The luxury brand is committed to sustainability across all its properties and there is a Sustainability Fund at every resort that uses some revenues to support local community projects, for example, Six Senses properties in Vietnam. Six Senses also communicates its eco efforts through designated spaces called “Earth Labs”.


Six Senses Con Dao has partnered with the national park nearby to protect and advance a severely damaged coral reef system with guests offered the chance to help with the project. It also operate a turtle sanctuary.

Six Senses Ninh Van Bay also has a coral project, protecting a nearby reef and providing education on marine life, while guests experience swimming and snorkelling. Jobs are offered first to locals and there are water purification programmes for the community.

Carbon neutral

In French Polynesia, The Brando – inspired by former owner Marlon Brando’s eco vision – is wholly committed to sustainable tourism. It is near self-sustainable and carbon neutral and LEED platinum, the highest level of certification.

Located on the private island of Tetiaroa, the stunning property uses energy totally from renewable solar and biofuel sources. The Seawater Air Conditioning system pipes in deep, cold ocean water for conversion and use while rainwater is collected from roofs to supply all toilets, as well as the laundry service. The Brando also offers guests ecotechnology educational tours as well as those that focus on Polynesian culture, animal life and local coral reefs.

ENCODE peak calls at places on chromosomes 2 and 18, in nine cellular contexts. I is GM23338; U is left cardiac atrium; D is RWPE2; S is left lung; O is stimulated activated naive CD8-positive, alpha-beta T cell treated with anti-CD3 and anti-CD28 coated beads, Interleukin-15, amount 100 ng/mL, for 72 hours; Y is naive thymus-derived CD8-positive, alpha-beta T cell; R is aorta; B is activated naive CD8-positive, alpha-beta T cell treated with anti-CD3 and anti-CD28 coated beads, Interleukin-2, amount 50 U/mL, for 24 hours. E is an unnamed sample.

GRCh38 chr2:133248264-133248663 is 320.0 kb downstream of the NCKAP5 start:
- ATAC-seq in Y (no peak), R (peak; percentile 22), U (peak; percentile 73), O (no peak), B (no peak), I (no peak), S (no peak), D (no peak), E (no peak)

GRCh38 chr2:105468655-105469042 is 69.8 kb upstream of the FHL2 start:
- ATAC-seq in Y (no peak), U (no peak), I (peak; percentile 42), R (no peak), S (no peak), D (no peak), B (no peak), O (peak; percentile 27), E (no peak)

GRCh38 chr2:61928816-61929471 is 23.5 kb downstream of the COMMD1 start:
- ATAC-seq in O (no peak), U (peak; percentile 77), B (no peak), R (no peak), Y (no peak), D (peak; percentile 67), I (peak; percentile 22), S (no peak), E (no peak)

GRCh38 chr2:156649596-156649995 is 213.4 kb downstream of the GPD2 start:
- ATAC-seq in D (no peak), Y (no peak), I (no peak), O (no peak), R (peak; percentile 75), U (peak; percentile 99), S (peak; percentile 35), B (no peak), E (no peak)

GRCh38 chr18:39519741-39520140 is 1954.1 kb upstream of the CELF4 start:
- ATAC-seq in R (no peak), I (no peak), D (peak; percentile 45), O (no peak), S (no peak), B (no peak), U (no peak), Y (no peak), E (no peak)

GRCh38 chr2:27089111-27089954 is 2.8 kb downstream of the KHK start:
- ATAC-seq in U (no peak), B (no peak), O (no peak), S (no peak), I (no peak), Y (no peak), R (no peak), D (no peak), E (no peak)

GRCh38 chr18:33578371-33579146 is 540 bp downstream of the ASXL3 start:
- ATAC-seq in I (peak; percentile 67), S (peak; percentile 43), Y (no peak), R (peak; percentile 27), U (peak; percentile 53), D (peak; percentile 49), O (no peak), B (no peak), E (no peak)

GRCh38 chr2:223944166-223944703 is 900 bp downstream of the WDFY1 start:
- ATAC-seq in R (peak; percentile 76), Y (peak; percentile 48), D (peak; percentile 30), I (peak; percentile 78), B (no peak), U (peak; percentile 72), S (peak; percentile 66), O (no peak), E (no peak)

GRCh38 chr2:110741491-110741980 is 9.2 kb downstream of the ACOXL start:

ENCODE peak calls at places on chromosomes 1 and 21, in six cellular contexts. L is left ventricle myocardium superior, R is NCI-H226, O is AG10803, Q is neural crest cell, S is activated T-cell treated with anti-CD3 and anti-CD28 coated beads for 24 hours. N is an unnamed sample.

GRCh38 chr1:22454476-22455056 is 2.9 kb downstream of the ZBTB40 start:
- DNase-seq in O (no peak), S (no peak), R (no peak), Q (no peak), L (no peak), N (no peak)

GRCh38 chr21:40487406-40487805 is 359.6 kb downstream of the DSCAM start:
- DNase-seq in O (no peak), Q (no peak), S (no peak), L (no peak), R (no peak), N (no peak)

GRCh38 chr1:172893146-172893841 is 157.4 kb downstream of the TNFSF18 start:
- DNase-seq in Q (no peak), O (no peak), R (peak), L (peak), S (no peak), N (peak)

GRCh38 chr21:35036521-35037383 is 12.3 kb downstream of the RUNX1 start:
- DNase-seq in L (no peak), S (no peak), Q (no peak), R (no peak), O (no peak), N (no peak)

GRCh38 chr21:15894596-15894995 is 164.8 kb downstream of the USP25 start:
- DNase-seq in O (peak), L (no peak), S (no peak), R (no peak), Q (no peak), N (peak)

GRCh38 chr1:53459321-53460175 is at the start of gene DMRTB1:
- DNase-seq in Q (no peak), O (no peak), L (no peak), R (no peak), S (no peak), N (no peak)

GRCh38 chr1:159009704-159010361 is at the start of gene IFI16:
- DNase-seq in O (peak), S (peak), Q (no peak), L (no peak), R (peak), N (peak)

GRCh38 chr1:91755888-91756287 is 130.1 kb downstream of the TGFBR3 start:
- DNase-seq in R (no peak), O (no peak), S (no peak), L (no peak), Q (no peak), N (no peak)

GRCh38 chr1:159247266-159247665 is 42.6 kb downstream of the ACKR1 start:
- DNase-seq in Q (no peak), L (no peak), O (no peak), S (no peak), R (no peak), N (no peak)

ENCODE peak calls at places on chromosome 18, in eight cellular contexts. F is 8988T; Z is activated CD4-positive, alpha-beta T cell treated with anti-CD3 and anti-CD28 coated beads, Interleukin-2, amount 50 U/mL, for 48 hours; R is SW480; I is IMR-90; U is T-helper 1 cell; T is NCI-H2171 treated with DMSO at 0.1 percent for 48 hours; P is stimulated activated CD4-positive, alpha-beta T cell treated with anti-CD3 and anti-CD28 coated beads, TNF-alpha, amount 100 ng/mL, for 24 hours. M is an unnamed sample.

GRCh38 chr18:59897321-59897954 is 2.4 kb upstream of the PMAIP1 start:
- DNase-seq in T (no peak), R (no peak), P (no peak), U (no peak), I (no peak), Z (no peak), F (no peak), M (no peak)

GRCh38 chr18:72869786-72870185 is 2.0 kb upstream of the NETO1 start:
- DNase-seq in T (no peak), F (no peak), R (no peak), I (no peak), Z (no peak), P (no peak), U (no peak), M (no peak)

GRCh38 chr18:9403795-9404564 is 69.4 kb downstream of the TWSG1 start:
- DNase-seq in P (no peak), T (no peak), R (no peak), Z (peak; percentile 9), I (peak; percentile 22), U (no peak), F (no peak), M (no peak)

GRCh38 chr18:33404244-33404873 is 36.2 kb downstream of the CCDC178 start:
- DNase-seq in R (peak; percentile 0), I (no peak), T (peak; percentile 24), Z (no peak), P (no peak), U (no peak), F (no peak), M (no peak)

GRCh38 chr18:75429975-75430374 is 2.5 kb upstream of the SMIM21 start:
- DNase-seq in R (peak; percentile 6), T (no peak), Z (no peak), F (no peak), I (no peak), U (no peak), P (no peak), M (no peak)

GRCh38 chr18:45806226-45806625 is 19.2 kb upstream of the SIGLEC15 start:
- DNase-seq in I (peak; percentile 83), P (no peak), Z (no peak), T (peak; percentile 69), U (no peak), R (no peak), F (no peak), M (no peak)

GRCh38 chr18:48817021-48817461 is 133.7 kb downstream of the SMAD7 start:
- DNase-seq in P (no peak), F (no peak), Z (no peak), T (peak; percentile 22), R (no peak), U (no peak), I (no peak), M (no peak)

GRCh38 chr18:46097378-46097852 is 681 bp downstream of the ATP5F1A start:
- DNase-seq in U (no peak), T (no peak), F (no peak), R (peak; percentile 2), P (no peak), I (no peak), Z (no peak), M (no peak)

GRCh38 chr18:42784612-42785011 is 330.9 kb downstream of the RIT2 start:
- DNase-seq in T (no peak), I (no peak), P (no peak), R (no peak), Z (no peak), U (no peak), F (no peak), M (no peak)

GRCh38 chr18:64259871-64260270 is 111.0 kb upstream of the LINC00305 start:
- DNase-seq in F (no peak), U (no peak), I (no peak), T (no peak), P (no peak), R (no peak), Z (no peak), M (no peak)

In a contrasting setting, the 1 Brooklyn Bridge luxury eco hotel In New York was developed on the principle that “those that travel the world also care about it”. Most of the furniture and interior was designed using local and reclaimed materials, including walnut from the Brooklyn Botanical Gardens and pine flooring in the restaurant from an old distillery.

The LEED-certified property has prioritised reducing waste, particularly single-use plastics with in-room filtered water dispensers. Native plants have been chosen for public and outdoor spaces while A rainwater tank beneath the hotel helps to irrigate Brooklyn Bridge Park during the city’s hot summers.

Its successful recent launch has encouraged plans for three new sustainable properties for the 1 Hotels brand.

Community support

With 29 lodges in iconic safari locations across Africa, the &Beyond brand is leader in sustainable tourism Energy use is reduced through efficient air conditioning and hot water systems, and water is bottled onsite in glass bottles.

It provides education, health care and orphan support to the local community and has provided access to water for 56,000 people in local communities along with 30 food gardens, and six commercial farms throughout Africa.

The &Beyond Phinda Private Game Reserve in South Africa is deeply committed to best eco practice and the company has made large investments in Rhinos Without Borders that help relocate threatened rhinos from South Africa to Botswana.

These are a few extraordinary examples of the rapidly developing luxury eco hotel sector that vividly show the level of commitment to environmental policies and best practice within a robust and sustainable commercial business sector.